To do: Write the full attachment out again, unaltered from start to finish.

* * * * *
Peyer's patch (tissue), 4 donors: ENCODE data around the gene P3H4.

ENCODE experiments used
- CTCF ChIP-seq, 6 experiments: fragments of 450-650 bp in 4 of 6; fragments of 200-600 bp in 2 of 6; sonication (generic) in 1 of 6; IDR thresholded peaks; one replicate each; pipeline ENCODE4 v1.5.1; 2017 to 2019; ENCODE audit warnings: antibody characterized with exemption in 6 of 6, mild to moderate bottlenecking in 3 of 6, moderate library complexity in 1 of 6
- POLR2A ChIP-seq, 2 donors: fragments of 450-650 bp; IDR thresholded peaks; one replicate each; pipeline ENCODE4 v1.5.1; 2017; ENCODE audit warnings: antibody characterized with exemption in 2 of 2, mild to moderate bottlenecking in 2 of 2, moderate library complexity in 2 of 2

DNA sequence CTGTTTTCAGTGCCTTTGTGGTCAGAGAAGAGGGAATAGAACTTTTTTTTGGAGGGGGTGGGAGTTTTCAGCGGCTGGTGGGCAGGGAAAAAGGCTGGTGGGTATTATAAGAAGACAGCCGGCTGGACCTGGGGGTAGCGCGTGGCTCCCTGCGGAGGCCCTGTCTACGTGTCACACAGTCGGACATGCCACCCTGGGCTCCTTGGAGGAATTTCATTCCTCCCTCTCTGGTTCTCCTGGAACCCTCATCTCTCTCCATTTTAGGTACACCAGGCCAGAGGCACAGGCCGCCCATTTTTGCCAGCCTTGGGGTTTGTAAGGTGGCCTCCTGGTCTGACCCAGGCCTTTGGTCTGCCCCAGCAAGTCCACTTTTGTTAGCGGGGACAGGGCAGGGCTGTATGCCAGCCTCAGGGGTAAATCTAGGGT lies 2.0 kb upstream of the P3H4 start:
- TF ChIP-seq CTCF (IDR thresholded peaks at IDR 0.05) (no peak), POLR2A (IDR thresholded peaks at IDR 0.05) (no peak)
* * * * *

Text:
Peyer's patch (tissue), 4 donors: ENCODE data around the gene P3H4.

ENCODE experiments used
- CTCF ChIP-seq, 6 experiments: fragments of 450-650 bp in 4 of 6; fragments of 200-600 bp in 2 of 6; sonication (generic) in 1 of 6; IDR thresholded peaks; one replicate each; pipeline ENCODE4 v1.5.1; 2017 to 2019; ENCODE audit warnings: antibody characterized with exemption in 6 of 6, mild to moderate bottlenecking in 3 of 6, moderate library complexity in 1 of 6
- POLR2A ChIP-seq, 2 donors: fragments of 450-650 bp; IDR thresholded peaks; one replicate each; pipeline ENCODE4 v1.5.1; 2017; ENCODE audit warnings: antibody characterized with exemption in 2 of 2, mild to moderate bottlenecking in 2 of 2, moderate library complexity in 2 of 2

DNA sequence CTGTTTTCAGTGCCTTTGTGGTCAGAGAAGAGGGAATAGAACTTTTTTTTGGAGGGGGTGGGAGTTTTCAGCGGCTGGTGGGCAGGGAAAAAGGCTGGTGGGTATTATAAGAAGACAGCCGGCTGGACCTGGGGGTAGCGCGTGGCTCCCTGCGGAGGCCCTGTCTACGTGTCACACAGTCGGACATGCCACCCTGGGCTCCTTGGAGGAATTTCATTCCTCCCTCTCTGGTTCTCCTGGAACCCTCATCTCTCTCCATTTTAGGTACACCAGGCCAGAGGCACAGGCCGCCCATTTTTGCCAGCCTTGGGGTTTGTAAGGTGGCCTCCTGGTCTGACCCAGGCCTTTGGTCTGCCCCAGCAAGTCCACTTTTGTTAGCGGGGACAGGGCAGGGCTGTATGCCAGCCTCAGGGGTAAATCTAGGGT lies 2.0 kb upstream of the P3H4 start:
- TF ChIP-seq CTCF (IDR thresholded peaks at IDR 0.05) (no peak), POLR2A (IDR thresholded peaks at IDR 0.05) (no peak)